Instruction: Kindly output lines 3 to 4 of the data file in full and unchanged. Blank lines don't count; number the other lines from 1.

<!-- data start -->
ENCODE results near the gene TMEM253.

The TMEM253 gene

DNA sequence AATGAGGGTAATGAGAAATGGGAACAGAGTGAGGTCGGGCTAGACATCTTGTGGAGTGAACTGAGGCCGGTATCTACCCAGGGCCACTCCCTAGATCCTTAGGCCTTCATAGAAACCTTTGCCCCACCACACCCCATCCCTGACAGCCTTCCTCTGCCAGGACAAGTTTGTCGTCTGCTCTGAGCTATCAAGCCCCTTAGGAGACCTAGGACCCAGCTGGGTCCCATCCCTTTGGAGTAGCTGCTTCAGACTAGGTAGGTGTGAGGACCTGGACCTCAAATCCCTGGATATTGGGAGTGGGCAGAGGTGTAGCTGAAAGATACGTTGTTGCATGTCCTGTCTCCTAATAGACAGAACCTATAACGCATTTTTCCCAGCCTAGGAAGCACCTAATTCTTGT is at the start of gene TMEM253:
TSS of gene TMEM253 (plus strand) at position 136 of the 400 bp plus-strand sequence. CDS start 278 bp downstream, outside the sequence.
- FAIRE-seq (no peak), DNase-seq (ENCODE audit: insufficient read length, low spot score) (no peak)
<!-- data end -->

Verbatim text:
DNA sequence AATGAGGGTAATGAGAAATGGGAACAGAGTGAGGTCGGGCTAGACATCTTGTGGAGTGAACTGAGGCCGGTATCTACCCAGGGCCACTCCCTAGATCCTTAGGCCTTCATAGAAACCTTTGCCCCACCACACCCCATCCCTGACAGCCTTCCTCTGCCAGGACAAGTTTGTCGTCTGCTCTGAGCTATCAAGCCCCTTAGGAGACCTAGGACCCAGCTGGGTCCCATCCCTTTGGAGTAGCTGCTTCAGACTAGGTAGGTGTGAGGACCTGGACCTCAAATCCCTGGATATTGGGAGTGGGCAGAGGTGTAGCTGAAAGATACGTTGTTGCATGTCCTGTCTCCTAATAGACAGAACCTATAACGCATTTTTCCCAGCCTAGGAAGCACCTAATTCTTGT is at the start of gene TMEM253:
TSS of gene TMEM253 (plus strand) at position 136 of the 400 bp plus-strand sequence. CDS start 278 bp downstream, outside the sequence.